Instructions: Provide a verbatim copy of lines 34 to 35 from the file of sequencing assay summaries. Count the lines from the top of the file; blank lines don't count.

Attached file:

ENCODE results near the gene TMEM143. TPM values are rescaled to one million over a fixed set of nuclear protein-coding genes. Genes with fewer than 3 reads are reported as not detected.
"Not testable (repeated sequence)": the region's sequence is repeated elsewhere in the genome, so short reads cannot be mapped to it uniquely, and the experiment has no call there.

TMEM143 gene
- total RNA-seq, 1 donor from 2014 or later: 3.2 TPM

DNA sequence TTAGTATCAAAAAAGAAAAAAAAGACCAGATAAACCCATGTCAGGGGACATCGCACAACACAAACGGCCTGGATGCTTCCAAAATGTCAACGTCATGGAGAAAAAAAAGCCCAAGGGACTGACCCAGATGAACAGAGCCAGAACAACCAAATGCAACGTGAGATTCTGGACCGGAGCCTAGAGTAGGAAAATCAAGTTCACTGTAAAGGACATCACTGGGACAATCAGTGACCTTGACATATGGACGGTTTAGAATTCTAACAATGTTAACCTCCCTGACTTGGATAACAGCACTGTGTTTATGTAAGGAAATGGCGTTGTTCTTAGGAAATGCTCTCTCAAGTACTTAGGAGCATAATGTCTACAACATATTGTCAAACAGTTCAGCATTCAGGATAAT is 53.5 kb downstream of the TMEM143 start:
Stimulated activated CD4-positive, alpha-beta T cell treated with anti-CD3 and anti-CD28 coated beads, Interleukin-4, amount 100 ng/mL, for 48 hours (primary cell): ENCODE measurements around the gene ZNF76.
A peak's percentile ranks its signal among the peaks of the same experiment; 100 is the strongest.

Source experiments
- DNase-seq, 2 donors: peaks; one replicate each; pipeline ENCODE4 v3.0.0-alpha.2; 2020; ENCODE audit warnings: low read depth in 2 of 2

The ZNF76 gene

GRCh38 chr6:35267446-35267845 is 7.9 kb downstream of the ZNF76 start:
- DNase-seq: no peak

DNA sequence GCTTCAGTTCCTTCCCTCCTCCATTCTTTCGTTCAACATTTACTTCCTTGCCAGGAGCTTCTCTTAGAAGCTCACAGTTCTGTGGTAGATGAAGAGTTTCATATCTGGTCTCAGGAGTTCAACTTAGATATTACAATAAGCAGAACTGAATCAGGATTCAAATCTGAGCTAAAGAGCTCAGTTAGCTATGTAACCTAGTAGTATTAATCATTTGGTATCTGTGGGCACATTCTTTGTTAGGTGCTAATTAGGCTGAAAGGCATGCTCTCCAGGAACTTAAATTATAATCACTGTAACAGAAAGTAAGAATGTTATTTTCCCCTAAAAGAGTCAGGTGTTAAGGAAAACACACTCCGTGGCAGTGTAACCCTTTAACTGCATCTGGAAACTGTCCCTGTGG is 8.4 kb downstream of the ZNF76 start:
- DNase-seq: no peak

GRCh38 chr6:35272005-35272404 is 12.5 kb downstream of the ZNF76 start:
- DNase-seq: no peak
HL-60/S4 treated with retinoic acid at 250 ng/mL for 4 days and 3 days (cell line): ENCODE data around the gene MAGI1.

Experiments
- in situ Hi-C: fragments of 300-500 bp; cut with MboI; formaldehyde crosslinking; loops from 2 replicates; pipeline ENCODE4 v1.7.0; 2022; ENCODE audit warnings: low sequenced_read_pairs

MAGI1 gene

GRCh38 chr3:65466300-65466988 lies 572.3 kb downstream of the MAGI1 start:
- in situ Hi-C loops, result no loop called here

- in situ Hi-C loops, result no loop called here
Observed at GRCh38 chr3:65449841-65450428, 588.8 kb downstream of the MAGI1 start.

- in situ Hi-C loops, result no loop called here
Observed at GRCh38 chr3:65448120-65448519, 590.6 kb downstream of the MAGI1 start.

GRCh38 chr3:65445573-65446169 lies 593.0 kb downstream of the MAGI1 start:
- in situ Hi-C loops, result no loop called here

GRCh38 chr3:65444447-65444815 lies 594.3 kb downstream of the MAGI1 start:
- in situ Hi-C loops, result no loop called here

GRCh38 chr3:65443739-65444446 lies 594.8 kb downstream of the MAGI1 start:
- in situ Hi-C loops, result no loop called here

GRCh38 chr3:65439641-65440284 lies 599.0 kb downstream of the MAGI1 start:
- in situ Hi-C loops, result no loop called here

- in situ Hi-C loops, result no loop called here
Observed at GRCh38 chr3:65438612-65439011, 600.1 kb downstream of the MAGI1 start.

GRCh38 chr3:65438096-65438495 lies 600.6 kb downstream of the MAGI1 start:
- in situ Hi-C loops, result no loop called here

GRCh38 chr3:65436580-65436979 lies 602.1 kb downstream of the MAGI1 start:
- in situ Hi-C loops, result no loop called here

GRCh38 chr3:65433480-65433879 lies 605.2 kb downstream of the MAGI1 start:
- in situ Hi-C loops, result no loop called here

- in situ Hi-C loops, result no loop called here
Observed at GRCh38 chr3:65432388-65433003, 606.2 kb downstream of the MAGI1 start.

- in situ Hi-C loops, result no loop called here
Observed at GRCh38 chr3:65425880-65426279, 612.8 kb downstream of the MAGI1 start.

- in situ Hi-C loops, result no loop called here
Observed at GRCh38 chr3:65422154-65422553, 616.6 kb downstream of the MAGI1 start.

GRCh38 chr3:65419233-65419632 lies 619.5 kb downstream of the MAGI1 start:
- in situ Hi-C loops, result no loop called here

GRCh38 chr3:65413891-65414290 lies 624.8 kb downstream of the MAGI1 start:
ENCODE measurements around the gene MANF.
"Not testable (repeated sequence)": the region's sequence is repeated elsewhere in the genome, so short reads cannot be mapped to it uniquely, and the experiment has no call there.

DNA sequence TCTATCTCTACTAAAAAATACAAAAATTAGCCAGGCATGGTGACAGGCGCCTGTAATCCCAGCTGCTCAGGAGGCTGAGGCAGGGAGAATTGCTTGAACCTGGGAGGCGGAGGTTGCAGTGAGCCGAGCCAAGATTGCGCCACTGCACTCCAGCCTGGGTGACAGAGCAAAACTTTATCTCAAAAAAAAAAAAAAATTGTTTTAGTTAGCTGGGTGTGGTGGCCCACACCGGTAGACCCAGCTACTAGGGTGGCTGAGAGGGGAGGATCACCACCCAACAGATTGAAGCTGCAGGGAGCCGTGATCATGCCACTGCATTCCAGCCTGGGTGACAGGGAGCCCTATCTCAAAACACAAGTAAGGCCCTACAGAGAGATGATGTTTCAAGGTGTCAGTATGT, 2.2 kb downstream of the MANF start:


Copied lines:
- in situ Hi-C loops, result no loop called here

- in situ Hi-C loops, result no loop called here